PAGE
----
Therefore, the best we can do now is to be prepared. It's never a bad idea to learn new skills IMO.
But like I said, I don't pay your bills. So the same logic applies: If virtual show isn't something you are comfortable with, don't do it then Smile

Good luck gang Smile
Don't give up, don't EVER give up.

NashFung.com/virtual-magic-show
bonesly
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Virtual shows wonít replace live entertainment but it is another platform for magic which I think is a good thing. Itís fairly new for majority of people so everything is still being ironed out.

People have been performing magic remotely for decades now. Blaineís last special had tons of virtual magic. If itís done well it can be perceived as even more powerful than in person. There are some really incredible effects out in the market.

Right now we are all going through the learning process, and there is a lot of great resources available on how to perform virtually.

Personally, I think Lior Manor, Guy Bavil , Haim Goldenberg are really leading the way forward and Gideon Livnahís pdf is the best resource out there imo.

Some shows involve 4-5 camera set ups/ backdrops and tons tech equipment. Thatís a bit too much for me- again Gideonís pdf has the best advice on this imo.

The biggest challenge I have found is pricing the show. The pay what you want model seems to be the most preferable for me and the most lucrative. Private birthday parties/ Coporates (10 or more screens ) is a little more tricky.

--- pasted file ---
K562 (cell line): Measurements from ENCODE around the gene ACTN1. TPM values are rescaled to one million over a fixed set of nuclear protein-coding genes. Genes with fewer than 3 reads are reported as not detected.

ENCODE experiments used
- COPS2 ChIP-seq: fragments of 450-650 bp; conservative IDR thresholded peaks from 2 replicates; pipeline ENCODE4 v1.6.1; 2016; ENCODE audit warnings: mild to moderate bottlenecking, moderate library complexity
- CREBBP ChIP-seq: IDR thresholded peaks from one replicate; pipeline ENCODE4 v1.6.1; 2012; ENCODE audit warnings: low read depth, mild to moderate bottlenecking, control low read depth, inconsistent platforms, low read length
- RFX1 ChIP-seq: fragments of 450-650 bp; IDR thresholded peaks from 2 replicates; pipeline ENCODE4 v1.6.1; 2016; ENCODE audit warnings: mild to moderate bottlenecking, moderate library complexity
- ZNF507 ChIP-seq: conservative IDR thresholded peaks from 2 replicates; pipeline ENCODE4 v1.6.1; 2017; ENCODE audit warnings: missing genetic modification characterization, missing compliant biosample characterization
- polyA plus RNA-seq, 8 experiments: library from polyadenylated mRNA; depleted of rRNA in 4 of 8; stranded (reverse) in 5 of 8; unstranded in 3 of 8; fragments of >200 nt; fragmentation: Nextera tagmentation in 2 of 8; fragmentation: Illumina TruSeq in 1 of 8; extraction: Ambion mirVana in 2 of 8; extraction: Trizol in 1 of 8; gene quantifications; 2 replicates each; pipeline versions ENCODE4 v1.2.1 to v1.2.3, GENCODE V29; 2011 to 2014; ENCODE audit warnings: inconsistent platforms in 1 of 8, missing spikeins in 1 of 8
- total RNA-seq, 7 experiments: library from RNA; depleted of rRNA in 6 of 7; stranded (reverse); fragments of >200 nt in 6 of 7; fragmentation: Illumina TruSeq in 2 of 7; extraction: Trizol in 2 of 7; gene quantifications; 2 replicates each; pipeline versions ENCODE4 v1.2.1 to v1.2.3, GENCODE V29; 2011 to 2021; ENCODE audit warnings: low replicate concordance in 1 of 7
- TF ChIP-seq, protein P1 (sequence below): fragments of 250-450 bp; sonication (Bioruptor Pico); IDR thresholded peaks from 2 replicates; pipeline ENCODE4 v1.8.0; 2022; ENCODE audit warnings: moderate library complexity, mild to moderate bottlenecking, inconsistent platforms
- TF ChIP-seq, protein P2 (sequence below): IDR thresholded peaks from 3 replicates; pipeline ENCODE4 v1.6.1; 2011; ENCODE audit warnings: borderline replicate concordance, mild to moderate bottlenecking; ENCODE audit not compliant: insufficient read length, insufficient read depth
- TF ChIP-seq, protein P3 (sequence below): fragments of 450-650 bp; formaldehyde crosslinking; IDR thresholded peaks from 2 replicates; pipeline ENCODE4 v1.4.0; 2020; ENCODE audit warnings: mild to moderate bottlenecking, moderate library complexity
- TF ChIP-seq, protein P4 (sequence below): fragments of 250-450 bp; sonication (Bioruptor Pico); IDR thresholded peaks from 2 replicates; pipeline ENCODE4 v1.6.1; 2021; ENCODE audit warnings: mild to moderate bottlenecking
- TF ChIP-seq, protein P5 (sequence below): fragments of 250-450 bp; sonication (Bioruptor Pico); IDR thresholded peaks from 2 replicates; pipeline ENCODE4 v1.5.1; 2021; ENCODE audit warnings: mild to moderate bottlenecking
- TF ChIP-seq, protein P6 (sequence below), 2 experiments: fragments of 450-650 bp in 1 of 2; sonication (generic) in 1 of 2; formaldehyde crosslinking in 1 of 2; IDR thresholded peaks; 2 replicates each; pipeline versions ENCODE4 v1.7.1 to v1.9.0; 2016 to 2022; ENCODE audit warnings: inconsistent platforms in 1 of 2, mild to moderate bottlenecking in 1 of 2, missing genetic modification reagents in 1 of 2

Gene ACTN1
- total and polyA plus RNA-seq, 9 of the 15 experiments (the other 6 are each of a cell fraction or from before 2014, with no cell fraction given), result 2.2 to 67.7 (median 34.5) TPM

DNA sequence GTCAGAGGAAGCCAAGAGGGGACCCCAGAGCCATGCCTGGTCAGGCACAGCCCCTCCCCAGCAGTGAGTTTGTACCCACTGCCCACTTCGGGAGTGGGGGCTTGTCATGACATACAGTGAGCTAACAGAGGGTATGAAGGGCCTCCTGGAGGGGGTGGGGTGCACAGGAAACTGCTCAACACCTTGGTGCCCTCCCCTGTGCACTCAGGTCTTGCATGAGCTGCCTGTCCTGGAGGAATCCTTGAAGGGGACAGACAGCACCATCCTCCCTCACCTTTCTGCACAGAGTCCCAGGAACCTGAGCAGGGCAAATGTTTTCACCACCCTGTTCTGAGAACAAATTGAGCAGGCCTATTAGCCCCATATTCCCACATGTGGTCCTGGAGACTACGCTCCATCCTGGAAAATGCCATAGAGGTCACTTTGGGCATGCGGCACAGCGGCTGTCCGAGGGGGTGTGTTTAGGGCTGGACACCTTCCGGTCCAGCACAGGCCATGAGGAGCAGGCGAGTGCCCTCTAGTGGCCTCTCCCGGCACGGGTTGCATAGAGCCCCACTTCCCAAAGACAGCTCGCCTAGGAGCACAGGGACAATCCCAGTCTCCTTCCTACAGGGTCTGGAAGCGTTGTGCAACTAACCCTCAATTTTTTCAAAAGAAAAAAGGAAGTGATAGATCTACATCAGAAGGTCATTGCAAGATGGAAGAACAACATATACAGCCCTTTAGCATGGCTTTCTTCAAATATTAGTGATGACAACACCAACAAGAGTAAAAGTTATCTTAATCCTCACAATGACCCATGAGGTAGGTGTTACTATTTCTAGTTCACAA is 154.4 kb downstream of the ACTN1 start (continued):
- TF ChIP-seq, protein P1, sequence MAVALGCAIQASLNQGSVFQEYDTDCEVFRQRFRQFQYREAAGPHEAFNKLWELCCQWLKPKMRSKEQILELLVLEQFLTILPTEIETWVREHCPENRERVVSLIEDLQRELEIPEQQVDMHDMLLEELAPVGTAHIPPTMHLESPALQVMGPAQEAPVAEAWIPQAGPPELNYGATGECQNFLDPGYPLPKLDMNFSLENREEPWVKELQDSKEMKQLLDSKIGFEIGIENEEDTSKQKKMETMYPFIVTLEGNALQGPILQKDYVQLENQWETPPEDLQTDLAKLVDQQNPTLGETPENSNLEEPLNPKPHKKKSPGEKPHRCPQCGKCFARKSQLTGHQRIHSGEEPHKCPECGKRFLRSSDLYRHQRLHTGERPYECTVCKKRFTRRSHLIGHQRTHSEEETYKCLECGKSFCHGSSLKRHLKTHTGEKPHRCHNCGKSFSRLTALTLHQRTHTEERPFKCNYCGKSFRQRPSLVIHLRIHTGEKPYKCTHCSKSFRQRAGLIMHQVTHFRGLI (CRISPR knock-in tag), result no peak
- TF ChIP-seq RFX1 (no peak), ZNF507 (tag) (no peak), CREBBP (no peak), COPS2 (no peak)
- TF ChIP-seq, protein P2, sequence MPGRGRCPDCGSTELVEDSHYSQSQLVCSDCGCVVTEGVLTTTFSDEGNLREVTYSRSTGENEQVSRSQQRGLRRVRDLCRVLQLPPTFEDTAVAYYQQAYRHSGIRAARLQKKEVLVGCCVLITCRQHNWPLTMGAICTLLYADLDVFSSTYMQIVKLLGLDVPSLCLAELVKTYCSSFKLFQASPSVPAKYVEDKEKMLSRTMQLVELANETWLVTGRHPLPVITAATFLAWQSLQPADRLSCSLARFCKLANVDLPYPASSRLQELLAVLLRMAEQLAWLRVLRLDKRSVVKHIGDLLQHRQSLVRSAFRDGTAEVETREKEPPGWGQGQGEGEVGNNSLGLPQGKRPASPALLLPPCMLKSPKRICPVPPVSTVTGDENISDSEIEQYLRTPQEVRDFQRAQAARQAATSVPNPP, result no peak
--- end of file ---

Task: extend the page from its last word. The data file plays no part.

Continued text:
Managing 10 or more screens is different to managing 8 friends for a birthday party. However, I donít think you need to spend £1,000ís of pounds on equipment even if your managing 100 screens. I did a gig yesterday with 78 screens with just a simple setup laptop which was just my laptop 💻 - no obs/ ecamn etc.

The only additional Ďtechí equipment I have is a laptop stand. I donít have a fancy backdrop either, just good lighting and a clean and tidy space with nothing too distracting in the background.

Anyway Iím just rambling on, but I think there is enough evidence now to prove they are a legitimate source of income, so that side of the debate has won- I feel there is so much more to discuss and dig into regarding virtual shows
bonesly
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On May 16, 2020, Dannydoyle wrote:
Actually there is very little evidence you suggest.


Iím speaking from my own experience and the professional magicians I personally know. Most of us are all making a pretty decent amount of money from it.
Although doing this Ďpay what you want/affordí model has its own issues.

But yes there is quite a lot of serious magicians/ mentalists doing this, so thatís what I mean by evidence.